1094PD - A phase 1, dose escalation study of paclitaxel with GSK1120212 (trametinib) for the treatment of advanced melanoma

Date 29 September 2014
Event ESMO 2014
Session Melanoma and other skin tumours
Topics Anticancer Agents
Skin Cancers
Biological Therapy
Presenter Nicholas Coupe
Citation Annals of Oncology (2014) 25 (suppl_4): iv374-iv393. 10.1093/annonc/mdu344
Authors N. Coupe1, P. Corrie2, M. Hategan2, J. Larkin3, M.E. Gore3, A. Gupta1, A. Wise4, S. Suter1, C. Ciria5, S. Love5, L. Collins4, M.R. Middleton1
  • 1Medical Oncology, The Oxford Cancer Centre, Churchill Hospital, Oxford Radcliffe Hospitals NHS Trust, OX3 7LJ - Oxford/GB
  • 2Oncology Centre, Cambridge University Hospitals NHS Foundation Trust, CB2 0QQ - Cambridge/GB
  • 3Medicine, Royal Marsden Hospital NHS Foundation Trust, - - London/GB
  • 4Department Of Oncology, University Of Oxford, Oncology Clinical Trials Office, Oxford/GB
  • 5Centre For Statistics In Medicine, University Of Oxford, Oxford Clinical Trials Research Unit, Oxford/GB




Limited treatment options are available for patients with BRAF wildtype and NRAS mutant metastatic melanoma. Paclitaxel has modest activity as monotherapy in melanoma. ERK is constitutively activated in melanoma regardless of BRAF mutational status and this leads to degradation of pro-apototic proteins, hypothesized to result in resistance to paclitaxel. Trametinib is a highly selective allosteric MEK inhibitor that effectively suppresses ERK. The combination of trametinib and paclitaxel is therefore potentially synergistic and explored in this phase 1 trial.


Eligible patients had advanced melanoma, known BRAF (wildtype and mutant both eligible) and NRAS status, a maximum of two prior lines of systemic therapy and a performance status of 0 or 1. Patients received trametinib daily in escalating doses with a fixed dose of weekly paclitaxel (80mg/m2, given three weeks of four). The trametinib dose was capped at 2.0mg daily (the maximum tolerated dose (MTD) from earlier monotherapy studies).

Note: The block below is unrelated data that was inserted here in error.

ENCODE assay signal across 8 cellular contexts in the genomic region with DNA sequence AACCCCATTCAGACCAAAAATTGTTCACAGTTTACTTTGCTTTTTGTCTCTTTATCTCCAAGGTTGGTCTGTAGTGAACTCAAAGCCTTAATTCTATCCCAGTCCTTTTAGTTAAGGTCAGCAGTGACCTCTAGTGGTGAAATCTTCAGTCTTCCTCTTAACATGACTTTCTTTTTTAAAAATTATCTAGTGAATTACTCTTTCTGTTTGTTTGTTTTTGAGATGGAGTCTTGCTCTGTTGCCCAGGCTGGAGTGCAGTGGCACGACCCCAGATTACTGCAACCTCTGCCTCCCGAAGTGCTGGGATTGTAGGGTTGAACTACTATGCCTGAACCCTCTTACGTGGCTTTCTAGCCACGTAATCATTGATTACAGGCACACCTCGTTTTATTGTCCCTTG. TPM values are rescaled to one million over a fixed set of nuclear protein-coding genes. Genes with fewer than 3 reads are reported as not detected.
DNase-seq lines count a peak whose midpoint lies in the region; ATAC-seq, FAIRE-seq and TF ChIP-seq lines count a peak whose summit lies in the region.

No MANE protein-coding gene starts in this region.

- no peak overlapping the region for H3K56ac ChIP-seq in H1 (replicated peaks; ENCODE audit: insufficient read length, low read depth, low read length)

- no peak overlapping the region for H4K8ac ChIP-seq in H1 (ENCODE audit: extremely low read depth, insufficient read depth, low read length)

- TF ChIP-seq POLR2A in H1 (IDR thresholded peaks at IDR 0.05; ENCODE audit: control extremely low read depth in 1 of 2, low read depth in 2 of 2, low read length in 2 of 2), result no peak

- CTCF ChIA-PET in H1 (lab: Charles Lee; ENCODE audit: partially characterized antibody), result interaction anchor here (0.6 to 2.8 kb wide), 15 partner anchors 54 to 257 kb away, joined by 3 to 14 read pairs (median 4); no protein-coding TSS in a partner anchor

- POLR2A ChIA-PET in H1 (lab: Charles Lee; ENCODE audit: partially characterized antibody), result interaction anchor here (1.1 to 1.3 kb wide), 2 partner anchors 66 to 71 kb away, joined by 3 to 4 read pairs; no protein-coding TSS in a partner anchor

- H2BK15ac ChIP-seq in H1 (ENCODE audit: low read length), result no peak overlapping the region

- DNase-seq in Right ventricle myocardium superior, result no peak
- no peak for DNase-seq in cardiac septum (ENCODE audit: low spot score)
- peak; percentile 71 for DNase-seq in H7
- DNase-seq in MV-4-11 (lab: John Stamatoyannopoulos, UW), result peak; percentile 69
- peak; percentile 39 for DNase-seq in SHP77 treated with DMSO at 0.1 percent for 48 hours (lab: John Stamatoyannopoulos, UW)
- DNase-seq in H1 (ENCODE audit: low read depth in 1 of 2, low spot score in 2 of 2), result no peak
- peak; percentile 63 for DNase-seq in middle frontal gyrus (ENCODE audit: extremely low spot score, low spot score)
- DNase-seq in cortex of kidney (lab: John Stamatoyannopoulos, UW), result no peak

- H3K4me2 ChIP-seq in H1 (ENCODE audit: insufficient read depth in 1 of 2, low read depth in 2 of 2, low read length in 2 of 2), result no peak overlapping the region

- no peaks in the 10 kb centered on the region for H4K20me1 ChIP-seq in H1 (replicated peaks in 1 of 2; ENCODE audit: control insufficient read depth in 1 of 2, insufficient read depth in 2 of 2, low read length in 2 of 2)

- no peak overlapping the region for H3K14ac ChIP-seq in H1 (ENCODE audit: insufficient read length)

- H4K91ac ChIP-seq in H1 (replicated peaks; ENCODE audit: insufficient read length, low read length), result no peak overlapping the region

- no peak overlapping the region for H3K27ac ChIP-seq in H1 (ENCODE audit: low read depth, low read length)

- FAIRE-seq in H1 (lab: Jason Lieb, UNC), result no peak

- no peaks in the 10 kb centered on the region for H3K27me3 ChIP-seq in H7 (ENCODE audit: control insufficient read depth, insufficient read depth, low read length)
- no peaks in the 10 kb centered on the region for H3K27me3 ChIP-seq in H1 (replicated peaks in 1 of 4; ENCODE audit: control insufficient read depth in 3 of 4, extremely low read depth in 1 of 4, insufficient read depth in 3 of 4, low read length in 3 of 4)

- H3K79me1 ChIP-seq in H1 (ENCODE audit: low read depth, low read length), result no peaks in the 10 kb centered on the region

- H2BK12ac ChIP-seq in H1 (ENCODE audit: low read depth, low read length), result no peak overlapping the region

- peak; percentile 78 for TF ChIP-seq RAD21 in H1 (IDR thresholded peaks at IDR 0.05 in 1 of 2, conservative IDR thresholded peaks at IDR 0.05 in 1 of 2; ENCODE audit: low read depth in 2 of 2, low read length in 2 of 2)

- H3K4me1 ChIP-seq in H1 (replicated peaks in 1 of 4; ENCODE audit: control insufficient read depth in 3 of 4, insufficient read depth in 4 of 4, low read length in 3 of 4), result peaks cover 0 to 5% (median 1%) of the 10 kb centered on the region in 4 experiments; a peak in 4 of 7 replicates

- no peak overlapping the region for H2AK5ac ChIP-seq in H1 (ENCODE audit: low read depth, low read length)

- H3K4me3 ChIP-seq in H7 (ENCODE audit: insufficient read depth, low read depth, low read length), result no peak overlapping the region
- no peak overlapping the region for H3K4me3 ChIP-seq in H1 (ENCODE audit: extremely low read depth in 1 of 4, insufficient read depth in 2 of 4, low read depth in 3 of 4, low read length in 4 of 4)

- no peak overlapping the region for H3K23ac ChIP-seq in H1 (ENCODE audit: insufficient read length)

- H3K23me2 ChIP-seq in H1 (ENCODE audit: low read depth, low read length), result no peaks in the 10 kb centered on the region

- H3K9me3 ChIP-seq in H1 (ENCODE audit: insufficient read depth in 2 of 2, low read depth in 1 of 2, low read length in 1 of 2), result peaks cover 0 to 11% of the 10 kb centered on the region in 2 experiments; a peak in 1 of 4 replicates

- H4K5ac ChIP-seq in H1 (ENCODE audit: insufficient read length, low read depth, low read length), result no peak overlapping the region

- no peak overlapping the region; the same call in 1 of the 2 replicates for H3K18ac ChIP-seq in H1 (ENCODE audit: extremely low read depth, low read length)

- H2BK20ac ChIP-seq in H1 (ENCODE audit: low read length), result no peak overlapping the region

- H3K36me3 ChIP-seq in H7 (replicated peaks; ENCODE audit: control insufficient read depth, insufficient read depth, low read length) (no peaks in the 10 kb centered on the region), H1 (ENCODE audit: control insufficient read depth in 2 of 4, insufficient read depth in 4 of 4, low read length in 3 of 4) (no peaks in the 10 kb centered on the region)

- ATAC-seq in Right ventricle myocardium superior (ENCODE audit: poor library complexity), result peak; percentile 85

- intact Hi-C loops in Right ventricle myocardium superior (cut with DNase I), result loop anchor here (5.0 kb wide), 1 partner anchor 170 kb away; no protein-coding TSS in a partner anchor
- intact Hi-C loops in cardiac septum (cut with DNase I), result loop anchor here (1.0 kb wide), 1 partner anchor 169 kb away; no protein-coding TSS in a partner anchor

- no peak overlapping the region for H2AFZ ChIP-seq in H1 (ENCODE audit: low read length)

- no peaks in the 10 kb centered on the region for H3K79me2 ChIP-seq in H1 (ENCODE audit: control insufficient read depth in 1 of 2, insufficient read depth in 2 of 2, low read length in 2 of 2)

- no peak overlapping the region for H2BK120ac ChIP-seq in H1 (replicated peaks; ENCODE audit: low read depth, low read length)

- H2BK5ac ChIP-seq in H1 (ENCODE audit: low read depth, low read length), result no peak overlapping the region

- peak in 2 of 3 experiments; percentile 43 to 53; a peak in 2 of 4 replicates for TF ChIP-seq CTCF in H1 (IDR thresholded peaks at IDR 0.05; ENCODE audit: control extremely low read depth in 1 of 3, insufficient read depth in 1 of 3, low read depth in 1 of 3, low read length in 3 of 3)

Fifteen patients were enrolled. Trametinib dosing was escalated via three cohorts (cohort 1 = 1.0mg, cohort 2 = 1.5mg, cohort 3 = 2.0mg) in combination with paclitaxel. Eight (53%) patients had NRAS mutations, and one (7%), a BRAF mutation. Two dose limiting toxicities (DLTs) were observed; one event in cohort 1 (visual disturbance) and another in cohort 3 (elevated liver function tests). The MTD of trametinib was 2.0mg. Toxicity was mostly manageable and reversible. Significant toxicity included central serous retinopathy (one patient), pneumonitis (one patient) and grade 4 liver enzyme elevations (one patient). A suspected drug related fatality was reported, secondary to renal failure and considered possibly related to trametinib. Patients remained on study for a median of 111 days. 12 patients (80%) achieved a radiological response. Six partial responses were reported. Four partial responses were in patients with NRAS mutations (50% of patients with this mutation). Progression free survival was 5.5 months (95% CI 1.8 - 7.8 months). Overall survival was 14.1 months (95% CI 4.6 months–not reached).


Trametinib can be given safely with paclitaxel. The combination shows early evidence of activity in BRAF wildtype, and in particular NRAS mutant, advanced melanoma.


All authors have declared no conflicts of interest.